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Allegheny County will allow some people to ride public transit for free as part of pilot study

Kiley Koscinski
90.5 WESA

Allegheny County officials want to study how low- or no-cost public transportation could help low-income families, and they’re looking for households to participate in a yearlong pilot program.

People between the ages of 18 and 64 who are part of the Supplemental Nutrition Assistance Program, or SNAP, are eligible to apply, according to the county Department of Human Services, which will oversee the study. People who have a disability and already have a half-fare Connect Card are eligible to participate, but those who have a discounted fare through an employer or school are not.

Participants will be randomly assigned to three groups: a free fares group, a half-price fare group, or a regular, full-price fare group that will act as the study’s control. Family members will also be able to ride according to that group assignment.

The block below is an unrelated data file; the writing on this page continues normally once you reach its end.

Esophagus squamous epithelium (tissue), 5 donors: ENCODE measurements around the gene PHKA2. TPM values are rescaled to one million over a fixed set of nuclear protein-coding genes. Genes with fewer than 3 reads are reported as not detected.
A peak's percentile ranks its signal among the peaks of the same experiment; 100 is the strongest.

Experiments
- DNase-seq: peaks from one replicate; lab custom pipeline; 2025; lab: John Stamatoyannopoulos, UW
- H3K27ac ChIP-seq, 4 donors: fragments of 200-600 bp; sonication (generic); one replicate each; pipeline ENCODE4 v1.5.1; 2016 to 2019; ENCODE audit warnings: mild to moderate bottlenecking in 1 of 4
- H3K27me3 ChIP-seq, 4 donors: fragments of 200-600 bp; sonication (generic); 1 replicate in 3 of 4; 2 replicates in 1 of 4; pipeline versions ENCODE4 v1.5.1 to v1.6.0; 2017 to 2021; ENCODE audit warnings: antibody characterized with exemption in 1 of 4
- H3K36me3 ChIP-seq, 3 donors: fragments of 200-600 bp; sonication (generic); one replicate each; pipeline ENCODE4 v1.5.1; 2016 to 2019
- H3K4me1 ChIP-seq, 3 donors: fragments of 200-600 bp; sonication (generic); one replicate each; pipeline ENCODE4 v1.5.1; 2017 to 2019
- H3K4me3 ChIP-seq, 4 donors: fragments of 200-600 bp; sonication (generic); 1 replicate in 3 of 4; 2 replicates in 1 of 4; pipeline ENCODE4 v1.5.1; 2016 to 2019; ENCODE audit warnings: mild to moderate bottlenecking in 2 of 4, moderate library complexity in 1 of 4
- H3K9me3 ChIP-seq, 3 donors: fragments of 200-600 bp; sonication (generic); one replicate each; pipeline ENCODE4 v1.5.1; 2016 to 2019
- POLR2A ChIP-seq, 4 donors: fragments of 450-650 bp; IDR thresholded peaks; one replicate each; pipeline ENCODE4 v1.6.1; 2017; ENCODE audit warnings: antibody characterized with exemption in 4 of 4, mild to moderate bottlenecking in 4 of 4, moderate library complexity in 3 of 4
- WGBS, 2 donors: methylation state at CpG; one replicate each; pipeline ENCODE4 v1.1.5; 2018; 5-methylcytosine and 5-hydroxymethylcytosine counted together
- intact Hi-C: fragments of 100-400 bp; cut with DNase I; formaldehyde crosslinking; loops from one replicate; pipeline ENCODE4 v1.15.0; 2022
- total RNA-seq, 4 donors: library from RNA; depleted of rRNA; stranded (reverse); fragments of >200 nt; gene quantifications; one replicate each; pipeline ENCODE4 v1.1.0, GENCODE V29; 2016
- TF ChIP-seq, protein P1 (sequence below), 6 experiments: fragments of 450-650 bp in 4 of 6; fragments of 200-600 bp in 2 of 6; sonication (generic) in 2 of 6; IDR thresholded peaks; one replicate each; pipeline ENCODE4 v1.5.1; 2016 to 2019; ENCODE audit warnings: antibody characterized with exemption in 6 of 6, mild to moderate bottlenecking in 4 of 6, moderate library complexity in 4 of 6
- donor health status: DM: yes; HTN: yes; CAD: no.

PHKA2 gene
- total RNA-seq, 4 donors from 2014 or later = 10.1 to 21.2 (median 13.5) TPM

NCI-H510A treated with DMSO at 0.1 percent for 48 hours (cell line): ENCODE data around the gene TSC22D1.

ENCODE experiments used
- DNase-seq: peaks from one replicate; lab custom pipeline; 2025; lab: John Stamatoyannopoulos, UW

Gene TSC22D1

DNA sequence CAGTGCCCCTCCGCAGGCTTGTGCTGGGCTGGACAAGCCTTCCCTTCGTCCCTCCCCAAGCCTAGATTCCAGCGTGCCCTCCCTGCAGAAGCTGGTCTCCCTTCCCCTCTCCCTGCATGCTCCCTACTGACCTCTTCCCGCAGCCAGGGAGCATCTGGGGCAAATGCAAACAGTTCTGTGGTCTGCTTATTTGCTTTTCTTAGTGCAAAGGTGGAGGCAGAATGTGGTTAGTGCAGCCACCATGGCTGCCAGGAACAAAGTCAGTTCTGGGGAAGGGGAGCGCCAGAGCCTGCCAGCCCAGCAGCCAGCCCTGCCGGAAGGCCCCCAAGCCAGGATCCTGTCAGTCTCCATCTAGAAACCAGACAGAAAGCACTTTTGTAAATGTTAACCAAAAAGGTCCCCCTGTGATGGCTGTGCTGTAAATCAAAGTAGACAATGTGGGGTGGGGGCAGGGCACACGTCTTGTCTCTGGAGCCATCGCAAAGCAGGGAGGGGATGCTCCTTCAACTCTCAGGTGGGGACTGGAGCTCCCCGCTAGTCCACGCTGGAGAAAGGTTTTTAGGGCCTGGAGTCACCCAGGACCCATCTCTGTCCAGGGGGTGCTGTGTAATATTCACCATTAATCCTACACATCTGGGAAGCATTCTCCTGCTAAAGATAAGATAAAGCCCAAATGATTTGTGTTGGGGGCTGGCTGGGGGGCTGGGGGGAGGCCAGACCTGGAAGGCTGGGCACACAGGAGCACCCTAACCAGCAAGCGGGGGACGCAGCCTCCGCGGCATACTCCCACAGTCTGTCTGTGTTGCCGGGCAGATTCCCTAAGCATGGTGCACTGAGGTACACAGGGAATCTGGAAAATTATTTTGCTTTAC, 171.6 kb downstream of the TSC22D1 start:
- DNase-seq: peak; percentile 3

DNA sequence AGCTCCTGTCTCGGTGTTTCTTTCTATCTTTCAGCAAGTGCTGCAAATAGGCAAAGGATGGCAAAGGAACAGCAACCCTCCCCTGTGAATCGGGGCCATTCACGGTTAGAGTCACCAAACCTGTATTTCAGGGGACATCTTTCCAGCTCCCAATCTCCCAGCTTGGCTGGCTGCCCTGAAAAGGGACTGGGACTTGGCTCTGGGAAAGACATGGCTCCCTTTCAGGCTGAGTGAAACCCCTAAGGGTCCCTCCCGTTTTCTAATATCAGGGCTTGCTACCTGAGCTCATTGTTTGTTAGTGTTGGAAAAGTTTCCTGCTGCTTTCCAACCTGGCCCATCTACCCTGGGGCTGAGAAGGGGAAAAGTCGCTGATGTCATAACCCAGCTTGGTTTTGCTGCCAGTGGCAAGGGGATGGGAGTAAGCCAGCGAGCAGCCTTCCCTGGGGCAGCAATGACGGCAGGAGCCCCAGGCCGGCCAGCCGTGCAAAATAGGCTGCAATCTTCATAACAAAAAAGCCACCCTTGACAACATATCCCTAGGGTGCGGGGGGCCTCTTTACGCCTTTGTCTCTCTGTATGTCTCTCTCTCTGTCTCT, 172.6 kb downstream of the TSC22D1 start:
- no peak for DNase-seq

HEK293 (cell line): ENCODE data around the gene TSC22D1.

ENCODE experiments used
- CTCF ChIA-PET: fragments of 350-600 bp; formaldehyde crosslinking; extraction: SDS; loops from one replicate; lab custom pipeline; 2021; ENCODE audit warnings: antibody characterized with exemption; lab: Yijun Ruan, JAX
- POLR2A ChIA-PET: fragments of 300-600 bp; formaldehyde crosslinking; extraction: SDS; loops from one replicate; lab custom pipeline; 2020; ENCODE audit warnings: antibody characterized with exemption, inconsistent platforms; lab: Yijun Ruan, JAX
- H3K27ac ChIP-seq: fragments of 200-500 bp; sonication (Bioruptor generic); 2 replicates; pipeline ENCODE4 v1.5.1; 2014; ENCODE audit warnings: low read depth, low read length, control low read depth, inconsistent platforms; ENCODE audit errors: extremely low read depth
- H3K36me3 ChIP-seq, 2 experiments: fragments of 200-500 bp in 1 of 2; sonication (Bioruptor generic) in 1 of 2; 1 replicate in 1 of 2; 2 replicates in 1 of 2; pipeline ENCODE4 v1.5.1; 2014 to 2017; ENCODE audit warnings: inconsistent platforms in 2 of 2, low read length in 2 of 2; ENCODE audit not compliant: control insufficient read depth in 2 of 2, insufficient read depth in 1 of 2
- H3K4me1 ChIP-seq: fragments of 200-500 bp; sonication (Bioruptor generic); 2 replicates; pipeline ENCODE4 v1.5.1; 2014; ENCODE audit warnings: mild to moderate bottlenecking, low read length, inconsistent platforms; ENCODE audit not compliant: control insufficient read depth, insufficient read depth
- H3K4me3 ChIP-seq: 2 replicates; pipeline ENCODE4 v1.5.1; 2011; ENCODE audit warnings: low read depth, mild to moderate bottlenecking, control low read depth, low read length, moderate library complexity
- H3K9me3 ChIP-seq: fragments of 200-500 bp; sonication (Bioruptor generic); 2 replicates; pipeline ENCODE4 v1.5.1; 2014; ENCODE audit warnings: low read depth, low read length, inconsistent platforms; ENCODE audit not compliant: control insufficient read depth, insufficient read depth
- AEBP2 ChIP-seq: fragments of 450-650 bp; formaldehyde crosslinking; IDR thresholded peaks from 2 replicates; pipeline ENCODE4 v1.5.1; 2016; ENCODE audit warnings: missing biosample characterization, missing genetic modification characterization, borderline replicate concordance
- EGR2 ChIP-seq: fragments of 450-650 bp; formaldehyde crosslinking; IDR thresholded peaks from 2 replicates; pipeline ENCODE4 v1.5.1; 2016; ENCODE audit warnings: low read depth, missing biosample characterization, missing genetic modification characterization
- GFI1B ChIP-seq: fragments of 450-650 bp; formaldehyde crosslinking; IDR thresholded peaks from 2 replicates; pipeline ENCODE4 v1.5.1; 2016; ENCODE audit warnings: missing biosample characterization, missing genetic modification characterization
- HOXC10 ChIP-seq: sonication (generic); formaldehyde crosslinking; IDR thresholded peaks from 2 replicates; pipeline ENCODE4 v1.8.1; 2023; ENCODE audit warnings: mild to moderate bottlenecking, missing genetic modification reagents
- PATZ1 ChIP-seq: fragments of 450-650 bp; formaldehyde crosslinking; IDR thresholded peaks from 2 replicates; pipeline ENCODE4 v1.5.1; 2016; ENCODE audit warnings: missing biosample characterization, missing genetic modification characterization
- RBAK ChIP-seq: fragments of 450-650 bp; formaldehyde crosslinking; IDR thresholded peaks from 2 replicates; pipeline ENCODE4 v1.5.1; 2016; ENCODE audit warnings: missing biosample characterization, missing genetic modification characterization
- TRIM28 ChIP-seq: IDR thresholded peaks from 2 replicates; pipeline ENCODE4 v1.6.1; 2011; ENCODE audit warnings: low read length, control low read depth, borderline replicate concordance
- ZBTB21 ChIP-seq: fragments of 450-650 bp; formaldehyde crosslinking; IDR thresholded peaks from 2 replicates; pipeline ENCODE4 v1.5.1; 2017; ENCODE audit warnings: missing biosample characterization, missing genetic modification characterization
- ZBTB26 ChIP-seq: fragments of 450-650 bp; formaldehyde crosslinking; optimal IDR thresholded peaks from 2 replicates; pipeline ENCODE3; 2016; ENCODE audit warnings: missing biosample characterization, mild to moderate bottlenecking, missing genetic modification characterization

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Roughly every three months, DHS will ask people to fill out paid, voluntary surveys. At the end of the initiative, researchers from Carnegie Mellon University and Harvard University will analyze data about how people traveled, their jobs and pay, doctors visits and other questions.

DHS director Erin Dalton said the department is excited to see the results of the study.

“We expect that this program will go a long way in helping people get to services, medical appointments, jobs or healthy food, while allowing them to spend their money on other necessities,” she said in a press release.

County officials say they intend to use the results of the pilot to assess the potential for a permanent program.

The application can be found on the project’s website, and community groups are also helping people to sign up.

A group of nonprofit organizations, including Pittsburghers for Public Transit, Just Harvest, the Pittsburgh Food Policy Council, and UrbanKind Institute, has advocated for years to allow SNAP recipients to ride for free. In a press release announcing an effort to sign low-income riders up for the pilot, PPT said the organization views the effort as an “important first step towards winning a permanent, zero-fare program for all SNAP households in Allegheny County.”